LARSEN & TOUBRO LIMITED VERSUS ADDITIONAL DY.COMMR.OF COMMRL.TAXES


INTRODUCTION

The main issue in the present case revolves around the concept of “turnover tax”. It is a tax on the total transactions which is usually applicable on all sales of various commodities. A turnover tax is similar to Value Added Tax (VAT) and differs in the point that it taxes intermediate capital goods. It is a form of indirect tax.

Under the Indian Tax System, there had been a “multi-point taxation system” which meant that tax would be levied at all the stages of the sale of any commodity. Tax is levied and collected at every point of sale whenever the goods are sold.

But in the of the Hon’ble Supreme Court in Larsen & Toubro Limited vs Additional Dy.Commr.Of ( September 2016) which struck down the multi-point levy of Turnover Tax on Works Contract. It was held by the Hon’ble court that while calculating the total turnover for Section 6-B of the Karnataka Sales Tax Act, the value of the work which is entrusted to the sub-contractors or the payments made to them shall not be taken into consideration.

Thus, the facts and issues involved along with the analysis of judgment would be discussed further in the present case analysis.

FACTS AND ISSUES

The facts of the case are often stated as:

The case is related to the provisions of the Karnataka Sales Tax Act, 1957 (hereinafter referred to as the 'Karnataka Act'), out which three appeals are arising- two appeals are preferred by the assessee, viz. Larsen & Toubro Ltd. and one appeal are filed by the Revenue, i.e. the Sales Tax Department of Karnataka.

The assessee is doing the business of engineers and contractors who executes projects under the contracts with government and private bodies and assigns a part of work to the sub-contractors [ in this case, M/s. Lloyd Insulation (India Limited) ]. The subcontractor, here, had already paid the taxes and so the assessee (appellant) is denying being taxed again on the same taxable event while the Assessing officer is including it under total turnover.

The main issues presented before the Hon’ble Court were as follows:-

1) Whether the taxable event being argued here are same under the transfer of property act and Section 6-B of the Karnataka Act?

2) Whether the assessee is liable to turnover tax as per Section 6-B of the Karnataka Act, on the payment made to the sub-contractor irrespective of the sub-contractor already bring declared the turnover and paid taxes?

3)  Whether the payment made to the sub-contractor does amount to turnover within Section 2 (i) (v) of the Karnataka Act?

4)  Whether such payment by the sub-contractor be part of total turnover as per Section 2(1) (u-2) of the Karnataka Act?

5) What is the liability of the assessee under Section 5-B and section 6-B of the Karnataka Act?

6) Whether a multi-point levy of turnover tax on works contracts be struck down?

Relevant statutory provisions involved:

1) Sections 2 (i) (v), 2 (i) (t), 2 (1) (u-2), 5-B, 6-B, 10 (1), 10 (2), 23 of Karnataka Sales Tax Act, 1957.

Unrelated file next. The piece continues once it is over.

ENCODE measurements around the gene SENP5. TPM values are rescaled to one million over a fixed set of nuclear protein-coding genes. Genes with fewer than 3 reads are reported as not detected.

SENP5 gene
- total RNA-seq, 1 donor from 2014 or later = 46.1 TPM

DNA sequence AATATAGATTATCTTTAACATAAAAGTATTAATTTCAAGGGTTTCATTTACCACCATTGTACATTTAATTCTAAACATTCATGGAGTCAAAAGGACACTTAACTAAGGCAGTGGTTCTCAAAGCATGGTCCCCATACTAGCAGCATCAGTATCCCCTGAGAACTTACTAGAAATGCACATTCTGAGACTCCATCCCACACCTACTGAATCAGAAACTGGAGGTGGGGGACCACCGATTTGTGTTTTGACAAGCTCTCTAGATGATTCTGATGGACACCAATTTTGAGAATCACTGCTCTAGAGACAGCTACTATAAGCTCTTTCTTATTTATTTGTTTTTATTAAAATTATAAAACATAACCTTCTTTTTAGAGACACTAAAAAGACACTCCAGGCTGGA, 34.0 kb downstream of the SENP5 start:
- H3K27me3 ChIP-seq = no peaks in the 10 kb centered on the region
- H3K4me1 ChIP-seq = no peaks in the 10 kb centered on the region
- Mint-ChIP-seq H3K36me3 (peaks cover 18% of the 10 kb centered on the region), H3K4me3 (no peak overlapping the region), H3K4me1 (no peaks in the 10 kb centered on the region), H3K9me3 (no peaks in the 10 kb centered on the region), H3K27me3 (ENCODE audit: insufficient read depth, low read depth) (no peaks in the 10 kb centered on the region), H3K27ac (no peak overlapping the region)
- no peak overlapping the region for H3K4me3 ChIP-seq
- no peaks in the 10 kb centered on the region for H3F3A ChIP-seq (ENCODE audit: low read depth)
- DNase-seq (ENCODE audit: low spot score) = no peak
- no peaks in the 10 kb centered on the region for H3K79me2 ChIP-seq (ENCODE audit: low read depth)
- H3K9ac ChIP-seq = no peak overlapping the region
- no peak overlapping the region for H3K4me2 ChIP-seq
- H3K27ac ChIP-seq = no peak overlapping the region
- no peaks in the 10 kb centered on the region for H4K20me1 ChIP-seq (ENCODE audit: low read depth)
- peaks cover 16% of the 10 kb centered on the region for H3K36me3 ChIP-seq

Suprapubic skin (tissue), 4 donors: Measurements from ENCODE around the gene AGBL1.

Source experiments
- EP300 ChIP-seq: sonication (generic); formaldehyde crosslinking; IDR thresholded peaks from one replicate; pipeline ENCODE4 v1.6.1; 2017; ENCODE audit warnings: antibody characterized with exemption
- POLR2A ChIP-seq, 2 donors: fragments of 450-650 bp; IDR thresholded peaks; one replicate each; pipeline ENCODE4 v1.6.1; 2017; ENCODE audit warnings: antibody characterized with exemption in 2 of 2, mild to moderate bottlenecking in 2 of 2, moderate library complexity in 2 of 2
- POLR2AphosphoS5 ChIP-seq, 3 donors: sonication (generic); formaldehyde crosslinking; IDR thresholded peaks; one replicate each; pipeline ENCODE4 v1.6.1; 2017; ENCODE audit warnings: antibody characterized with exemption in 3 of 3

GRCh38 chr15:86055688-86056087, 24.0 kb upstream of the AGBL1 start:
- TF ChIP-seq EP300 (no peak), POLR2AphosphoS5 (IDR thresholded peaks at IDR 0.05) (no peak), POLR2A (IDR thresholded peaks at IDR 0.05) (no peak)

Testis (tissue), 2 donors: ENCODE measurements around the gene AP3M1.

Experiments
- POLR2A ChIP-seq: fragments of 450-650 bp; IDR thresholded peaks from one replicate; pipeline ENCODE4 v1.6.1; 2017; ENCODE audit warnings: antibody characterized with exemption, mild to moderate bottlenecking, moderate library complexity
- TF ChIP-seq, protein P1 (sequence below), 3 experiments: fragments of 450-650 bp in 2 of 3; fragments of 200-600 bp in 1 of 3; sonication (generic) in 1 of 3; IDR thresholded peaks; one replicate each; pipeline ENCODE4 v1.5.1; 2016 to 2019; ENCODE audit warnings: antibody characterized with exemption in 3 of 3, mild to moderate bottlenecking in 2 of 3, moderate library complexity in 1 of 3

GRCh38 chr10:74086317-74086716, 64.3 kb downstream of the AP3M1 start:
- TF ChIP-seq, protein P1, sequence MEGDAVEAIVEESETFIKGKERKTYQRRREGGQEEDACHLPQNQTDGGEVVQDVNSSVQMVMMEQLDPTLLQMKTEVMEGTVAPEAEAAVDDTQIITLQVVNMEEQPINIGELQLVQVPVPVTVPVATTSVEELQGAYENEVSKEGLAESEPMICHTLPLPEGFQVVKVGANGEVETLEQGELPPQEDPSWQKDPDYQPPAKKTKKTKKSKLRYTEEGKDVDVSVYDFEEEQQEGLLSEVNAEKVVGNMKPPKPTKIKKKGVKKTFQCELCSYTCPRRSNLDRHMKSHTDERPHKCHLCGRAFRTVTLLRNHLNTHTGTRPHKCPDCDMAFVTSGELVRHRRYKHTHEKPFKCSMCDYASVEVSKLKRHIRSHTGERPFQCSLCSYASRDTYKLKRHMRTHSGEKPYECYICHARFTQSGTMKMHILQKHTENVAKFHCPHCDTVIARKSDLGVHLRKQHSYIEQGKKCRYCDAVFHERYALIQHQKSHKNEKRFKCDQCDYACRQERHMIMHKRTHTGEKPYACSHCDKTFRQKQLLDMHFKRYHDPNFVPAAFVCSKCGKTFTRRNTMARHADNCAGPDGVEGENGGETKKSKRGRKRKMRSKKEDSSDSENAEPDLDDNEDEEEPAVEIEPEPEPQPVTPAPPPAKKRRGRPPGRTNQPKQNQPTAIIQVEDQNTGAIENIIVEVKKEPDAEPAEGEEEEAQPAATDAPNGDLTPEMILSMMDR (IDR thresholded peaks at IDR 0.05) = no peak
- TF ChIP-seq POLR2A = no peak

2) The clause (c) of sub-rule (1) of Rue-6 of the Karnataka sales tax Rules, 1957.

3) Article 366 (29A) (b) of the Constitution of India.

4) Section 4 (7) and 17 (1) (a) of the Andhra Pradesh Value Added Tax Act, 2005.

5) The Transfer of Property Act, 1882

APPELLANT’S ARGUMENT

● Appellant contended that the value of the work entrusted to the sub-contractor could not be taken into account while computing the total turnover of the assessee for taxation under the Karnataka Act.

● There is only one taxable event, as per the appellant, for the purpose of Article 366 (29A) of the Indian Constitution.

● Taking the help of the Andhra Pradesh Value-added Tax Act, 2005, the assessee asked for judgement in his favour.2

● Mr N. Venkatraman, learned senior counsel for the appellant/assessee, made a plea for not including payments made to the sub-contractor, as part of total turnover, because the sales tax is payable on the transfer of property and the 'turnover' also meant aggregate amount for which goods are bought, sold, etc.3

RESPONDENT’S ARGUMENT

● Respondent denied the contentions of the assessee (appellant) and said that the value of work entrusted to the subcontractor should be taken into account for calculating total turnover.

● It also negated the submission of the appellant that it constitutes only one taxable event.

● The Revenue was in appeal for allowing the revision petition of the assessee by the High Court.

● Respondent argued that the decision of the High Court should be maintained about Karnataka Act and the judgment of the Andhra Pradesh act should not be followed as it is materially different.

● Mr K.N. Bhat, learned senior counsel for the Revenue relied upon the reasoning of the High Court in the judgment in favour of the Revenue. He said there is the distinction between Section 5-B and Section 6-B of the Karnataka Act by pointing out that when it comes to levy of turnover tax, it speaks of 'total turnover', whereas tax payable under Section 5-B is on the 'taxable turnover. The value of the work entrusted to the sub-contractors should be includible at the hands of the assessee as per section 6 B. He further submitted that the sales tax should be levied at a single point, whereas turnover tax should be levied at multi-points, both at the hands of the main contractor and sub-contractor and, therefore, the question of double taxation doesn't arise.

JUDGEMENT

● The submission of the assessee was negative by the Karnataka Appellate Tribunal.

● The High Court affirmed the view taken by the Appellate Tribunal which dismissed the revision petition of the assessee through judgment dated February 03, 2006.

● The High Court had allowed the revision petition of the appellant.